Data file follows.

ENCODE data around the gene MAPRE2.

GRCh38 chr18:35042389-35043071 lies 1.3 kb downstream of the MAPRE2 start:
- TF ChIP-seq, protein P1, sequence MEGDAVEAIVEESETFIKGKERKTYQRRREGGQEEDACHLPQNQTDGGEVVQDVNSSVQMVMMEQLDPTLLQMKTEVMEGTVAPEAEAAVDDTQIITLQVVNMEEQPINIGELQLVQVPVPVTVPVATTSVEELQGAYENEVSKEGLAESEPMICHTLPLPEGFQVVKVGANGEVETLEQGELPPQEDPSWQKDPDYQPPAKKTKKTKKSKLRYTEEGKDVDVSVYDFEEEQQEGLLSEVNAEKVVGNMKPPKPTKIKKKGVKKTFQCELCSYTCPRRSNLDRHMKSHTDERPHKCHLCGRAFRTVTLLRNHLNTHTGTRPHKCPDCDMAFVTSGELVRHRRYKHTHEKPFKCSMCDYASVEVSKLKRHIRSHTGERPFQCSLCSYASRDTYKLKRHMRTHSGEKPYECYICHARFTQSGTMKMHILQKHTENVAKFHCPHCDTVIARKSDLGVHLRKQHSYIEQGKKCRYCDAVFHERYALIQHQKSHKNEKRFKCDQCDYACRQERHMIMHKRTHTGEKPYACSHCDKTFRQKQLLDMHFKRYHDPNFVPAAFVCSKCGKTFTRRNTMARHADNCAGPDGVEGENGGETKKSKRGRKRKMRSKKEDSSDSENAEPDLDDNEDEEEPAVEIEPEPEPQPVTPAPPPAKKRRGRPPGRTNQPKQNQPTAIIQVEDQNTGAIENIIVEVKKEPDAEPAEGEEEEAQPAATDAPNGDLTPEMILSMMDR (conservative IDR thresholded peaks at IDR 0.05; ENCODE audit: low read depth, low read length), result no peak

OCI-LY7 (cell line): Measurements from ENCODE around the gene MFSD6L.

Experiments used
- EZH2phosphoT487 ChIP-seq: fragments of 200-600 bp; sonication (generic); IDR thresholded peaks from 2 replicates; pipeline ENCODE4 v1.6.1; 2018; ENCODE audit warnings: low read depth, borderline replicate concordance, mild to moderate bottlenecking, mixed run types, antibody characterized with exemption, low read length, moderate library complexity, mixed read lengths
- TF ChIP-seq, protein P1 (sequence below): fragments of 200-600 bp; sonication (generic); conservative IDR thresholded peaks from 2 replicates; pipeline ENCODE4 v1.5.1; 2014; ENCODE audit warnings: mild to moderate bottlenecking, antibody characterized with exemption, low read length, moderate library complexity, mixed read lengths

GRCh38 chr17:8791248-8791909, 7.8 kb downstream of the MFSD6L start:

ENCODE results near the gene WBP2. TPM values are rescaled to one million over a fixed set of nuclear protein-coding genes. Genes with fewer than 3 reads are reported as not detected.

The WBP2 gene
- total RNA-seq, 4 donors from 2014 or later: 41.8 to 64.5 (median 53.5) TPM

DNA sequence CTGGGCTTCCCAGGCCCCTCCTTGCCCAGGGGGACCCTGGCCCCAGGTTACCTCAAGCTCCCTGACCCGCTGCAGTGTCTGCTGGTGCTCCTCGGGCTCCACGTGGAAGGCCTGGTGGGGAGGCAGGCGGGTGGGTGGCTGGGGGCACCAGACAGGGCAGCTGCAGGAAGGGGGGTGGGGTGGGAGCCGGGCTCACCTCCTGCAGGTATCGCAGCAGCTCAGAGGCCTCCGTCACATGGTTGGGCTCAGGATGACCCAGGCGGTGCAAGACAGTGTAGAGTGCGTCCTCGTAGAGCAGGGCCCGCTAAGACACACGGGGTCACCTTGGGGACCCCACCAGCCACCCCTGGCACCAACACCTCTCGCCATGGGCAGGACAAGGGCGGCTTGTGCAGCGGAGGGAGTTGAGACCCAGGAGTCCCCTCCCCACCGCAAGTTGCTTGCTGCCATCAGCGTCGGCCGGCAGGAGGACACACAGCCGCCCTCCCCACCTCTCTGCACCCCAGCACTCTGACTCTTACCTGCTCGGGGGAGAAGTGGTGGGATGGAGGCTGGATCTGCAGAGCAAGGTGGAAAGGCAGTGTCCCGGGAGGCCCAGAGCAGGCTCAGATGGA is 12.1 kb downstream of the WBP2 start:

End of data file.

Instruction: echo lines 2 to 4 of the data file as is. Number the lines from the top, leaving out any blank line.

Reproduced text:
GRCh38 chr18:35042389-35043071 lies 1.3 kb downstream of the MAPRE2 start:
- TF ChIP-seq, protein P1, sequence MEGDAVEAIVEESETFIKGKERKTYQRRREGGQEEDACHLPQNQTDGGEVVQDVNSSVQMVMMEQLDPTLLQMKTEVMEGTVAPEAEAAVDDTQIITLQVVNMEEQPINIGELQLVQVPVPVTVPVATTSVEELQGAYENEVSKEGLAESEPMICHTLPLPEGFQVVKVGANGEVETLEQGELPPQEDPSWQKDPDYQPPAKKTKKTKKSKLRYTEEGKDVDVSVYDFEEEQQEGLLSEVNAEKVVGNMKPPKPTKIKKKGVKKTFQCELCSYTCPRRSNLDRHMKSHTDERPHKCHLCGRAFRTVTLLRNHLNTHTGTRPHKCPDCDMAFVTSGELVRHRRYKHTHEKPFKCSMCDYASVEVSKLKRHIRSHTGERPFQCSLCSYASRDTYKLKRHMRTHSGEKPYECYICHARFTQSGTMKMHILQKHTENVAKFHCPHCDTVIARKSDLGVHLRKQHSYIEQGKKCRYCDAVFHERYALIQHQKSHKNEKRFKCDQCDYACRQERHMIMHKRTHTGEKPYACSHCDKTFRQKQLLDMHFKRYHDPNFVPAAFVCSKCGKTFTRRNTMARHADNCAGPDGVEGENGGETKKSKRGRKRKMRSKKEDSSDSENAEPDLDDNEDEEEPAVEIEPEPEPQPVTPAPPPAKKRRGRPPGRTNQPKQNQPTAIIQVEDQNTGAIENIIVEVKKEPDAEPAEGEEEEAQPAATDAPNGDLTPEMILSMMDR (conservative IDR thresholded peaks at IDR 0.05; ENCODE audit: low read depth, low read length), result no peak

OCI-LY7 (cell line): Measurements from ENCODE around the gene MFSD6L.